He’ll go down in history for it. Doesn’t know it yet, as he cowers there like a wounded animal, his face drenched with phlegm and saltwater, his fists balled into clutches of fear and confusion. But this will be passed on, travel down the ages, this night of broken promises and lost ambitions. For a moment a vision races through his mind, a picture of his friend sobbing near a tomb. No embarrassment or attempt to cover it up. Crying. His miracle-making friend broken by the loss of another friend. Feeling the weight of grief. Peter shakes his head, as if to dispel the image. It makes little sense here and now, when the big fisherman can do nothing. When Jesus wept his tears sowed the seeds of resurrection. Lazarus came stumbling back into the light of day. He doubts his sobbing will do anything as miraculous. Tears will soak his pillow this night, but his sad sowing will surely not lead to the reaping of anything good, anything joyful in the morning. Anger, sadness, humiliation… the sorry mess mixes in a river of pain. Men don’t cry. Fishermen don’t cry.
Couldn’t he just turn the clock back and rewrite the last three years? Spend it fishing, watching the Nazarene from afar, not getting involved. Then there could be no denial. No sudden tidal wave of terror when confronted by some wide-eyed, lowly servant. It would be just another news story he would hear, local boy makes bad, another wannabe messiah murdered by the Romans. ‘Never mind,’ he’d mutter, ‘it happens.’ Seen it before, many times. Visionaries rise, underestimating the might of Rome, the brutal fist of the emperor, the deadly swiftness of that killing machine. Then he could just stand back and shake his head. Mutter about seeing it coming. Instead of this. Instead of the terrible trauma of making a promise he knows now he could never keep. ‘I’ll never run, I wouldn’t be that small, that useless.’ He snorts at himself through the tears now, at his wild wishful claim that he’d somehow find the strength to stick with Jesus through thick and thin. But then he’d never imagined times would become so thin. Never imagined that the miracle man who could raise the dead would bow his head and walk quietly towards his own destruction.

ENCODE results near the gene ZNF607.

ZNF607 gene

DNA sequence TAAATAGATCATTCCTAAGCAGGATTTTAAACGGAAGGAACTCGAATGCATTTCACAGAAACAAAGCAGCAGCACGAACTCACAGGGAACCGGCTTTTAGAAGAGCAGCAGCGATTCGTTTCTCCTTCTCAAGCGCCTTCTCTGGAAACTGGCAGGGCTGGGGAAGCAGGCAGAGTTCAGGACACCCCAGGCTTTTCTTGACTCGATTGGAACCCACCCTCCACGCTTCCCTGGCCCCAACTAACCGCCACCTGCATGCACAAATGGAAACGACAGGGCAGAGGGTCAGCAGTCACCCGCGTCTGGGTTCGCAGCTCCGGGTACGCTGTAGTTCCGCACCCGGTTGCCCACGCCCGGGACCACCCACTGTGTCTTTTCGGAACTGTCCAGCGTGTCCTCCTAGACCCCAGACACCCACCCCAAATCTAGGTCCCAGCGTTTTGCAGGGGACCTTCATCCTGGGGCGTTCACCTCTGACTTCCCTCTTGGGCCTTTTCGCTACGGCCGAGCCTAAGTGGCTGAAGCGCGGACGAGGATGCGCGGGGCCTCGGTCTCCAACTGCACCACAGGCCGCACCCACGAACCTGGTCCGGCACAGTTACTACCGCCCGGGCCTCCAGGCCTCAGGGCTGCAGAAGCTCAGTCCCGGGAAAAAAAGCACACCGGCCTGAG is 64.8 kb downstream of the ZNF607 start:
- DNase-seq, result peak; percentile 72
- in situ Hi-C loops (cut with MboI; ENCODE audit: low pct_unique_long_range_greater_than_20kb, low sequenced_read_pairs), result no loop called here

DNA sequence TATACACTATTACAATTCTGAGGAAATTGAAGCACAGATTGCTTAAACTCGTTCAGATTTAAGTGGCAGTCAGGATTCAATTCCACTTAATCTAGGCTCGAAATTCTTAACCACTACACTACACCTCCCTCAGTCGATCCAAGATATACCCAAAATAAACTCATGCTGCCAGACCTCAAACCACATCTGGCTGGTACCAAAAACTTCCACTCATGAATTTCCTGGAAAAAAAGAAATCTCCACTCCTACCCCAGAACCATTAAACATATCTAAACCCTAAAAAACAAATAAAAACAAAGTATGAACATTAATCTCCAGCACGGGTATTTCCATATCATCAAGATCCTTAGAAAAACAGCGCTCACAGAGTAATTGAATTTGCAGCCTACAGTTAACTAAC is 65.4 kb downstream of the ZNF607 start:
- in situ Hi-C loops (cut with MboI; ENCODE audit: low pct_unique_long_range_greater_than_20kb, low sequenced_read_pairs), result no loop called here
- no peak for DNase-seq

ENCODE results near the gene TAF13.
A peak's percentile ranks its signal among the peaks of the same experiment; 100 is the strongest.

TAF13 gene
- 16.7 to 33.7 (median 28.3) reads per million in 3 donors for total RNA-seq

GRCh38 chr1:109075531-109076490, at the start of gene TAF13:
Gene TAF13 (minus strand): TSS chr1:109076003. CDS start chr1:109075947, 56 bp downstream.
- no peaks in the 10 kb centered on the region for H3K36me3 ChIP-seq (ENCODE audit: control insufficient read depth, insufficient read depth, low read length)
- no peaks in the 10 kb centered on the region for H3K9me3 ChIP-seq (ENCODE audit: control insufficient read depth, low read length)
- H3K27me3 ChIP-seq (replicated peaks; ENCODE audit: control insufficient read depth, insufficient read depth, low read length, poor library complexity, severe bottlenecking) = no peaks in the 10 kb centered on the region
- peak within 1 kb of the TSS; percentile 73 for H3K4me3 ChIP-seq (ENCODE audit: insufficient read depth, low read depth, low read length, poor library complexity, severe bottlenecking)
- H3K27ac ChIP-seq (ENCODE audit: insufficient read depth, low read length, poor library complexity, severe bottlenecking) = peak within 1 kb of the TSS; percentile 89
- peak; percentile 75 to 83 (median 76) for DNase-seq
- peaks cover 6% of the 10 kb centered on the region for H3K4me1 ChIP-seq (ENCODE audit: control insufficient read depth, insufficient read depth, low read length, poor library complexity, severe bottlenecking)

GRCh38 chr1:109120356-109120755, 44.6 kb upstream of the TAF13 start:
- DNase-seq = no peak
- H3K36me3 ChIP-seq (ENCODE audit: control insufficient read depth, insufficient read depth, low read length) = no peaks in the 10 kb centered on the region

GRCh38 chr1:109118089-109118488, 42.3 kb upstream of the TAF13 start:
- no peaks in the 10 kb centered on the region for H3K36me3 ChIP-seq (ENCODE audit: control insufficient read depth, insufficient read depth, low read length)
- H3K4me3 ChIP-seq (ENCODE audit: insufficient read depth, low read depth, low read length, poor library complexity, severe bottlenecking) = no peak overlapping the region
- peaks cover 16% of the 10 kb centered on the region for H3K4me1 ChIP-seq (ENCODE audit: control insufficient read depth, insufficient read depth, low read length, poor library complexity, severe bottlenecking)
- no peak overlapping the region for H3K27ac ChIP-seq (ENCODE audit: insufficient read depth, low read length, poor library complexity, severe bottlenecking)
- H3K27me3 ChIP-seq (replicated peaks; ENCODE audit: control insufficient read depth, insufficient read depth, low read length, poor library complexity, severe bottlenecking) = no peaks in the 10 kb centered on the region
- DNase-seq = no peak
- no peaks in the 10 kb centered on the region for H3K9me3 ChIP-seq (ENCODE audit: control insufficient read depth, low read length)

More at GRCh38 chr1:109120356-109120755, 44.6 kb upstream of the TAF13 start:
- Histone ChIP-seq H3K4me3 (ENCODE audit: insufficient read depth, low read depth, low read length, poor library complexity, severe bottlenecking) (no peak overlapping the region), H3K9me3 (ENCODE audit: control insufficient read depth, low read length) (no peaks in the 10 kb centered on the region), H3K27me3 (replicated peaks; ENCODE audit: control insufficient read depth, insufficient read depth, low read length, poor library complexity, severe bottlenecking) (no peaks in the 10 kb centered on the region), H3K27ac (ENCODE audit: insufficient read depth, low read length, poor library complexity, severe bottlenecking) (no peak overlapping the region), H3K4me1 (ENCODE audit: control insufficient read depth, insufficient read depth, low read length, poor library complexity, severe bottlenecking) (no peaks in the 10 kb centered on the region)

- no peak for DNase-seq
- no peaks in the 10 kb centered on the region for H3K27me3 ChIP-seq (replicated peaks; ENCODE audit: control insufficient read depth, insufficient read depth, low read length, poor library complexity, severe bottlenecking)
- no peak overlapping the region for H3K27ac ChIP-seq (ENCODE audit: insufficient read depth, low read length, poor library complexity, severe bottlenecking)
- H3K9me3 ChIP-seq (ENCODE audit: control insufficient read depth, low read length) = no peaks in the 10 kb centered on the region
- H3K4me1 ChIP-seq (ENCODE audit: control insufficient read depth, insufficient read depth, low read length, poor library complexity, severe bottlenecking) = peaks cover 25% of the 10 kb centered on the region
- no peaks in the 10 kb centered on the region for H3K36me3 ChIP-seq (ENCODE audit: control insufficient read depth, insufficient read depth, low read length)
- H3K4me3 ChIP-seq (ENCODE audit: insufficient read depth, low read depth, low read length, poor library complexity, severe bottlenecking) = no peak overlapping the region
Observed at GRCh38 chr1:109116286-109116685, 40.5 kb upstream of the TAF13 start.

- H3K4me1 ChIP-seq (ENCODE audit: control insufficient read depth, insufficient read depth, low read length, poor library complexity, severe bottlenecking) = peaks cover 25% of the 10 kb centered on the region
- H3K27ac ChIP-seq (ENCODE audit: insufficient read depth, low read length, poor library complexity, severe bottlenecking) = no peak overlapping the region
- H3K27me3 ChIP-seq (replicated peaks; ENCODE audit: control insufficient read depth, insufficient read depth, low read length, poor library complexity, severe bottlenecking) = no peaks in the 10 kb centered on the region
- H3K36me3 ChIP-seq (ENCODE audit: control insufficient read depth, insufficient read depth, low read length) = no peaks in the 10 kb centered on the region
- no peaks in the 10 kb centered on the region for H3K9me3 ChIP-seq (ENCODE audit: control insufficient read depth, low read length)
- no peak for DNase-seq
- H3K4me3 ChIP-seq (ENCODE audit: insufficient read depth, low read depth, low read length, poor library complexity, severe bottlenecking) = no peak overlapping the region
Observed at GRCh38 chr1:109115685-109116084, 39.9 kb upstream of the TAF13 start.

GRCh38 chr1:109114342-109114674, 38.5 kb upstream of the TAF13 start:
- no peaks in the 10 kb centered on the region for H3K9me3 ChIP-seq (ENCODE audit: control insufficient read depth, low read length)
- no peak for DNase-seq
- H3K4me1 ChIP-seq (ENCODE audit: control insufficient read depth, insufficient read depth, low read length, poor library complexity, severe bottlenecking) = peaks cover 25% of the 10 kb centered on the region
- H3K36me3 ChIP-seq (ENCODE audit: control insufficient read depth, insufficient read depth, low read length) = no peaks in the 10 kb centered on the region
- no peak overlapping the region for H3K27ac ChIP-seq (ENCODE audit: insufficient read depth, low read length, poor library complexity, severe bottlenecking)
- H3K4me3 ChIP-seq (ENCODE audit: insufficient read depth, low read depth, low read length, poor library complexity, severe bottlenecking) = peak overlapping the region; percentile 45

He shakes his head. What is this? Surely not the end? Surely not the way this thing will finish? It should have stopped on that mountain top. With Elijah and Moses and the glory. Should have ended there, they should have let him build his shelters instead of contradicting his grand plan. Why come down the mountain if all it meant was spears and spit and slaughter? He hears a shout and pounding footsteps. They’re coming for him. He turns and runs with every ounce of his might, like lava hurtling from a vomiting volcano. Still the footsteps close in on him. He’s going to be captured too. Going to die in the dismal darkness of this night. He can’t outrun them. Then, just as he expects the vice-like grip of Rome biting into his shoulder, the steps go on, pounding past him. And he slows up, his jaw dropping a little. It’s not a savage military man at all. Just a kid, barely clothed, running for all his might. Like him, like Peter, exposed, naked in his weakness and fear. He slows, ducks down a dark alley and waits for the dawn. A dawn with little light in it as far as he’s concerned. Will he ever look into that wondrous courageous face again? His miracle-making friend. Could there be one more miracle left? He drops to a crouch in the filth of that alley, and prays through his sobbing that it might just be so.
Mark 14 vv 71-72, Psalm 126 v 5, Psalm 6 v 6, Mark 14 vv 50-52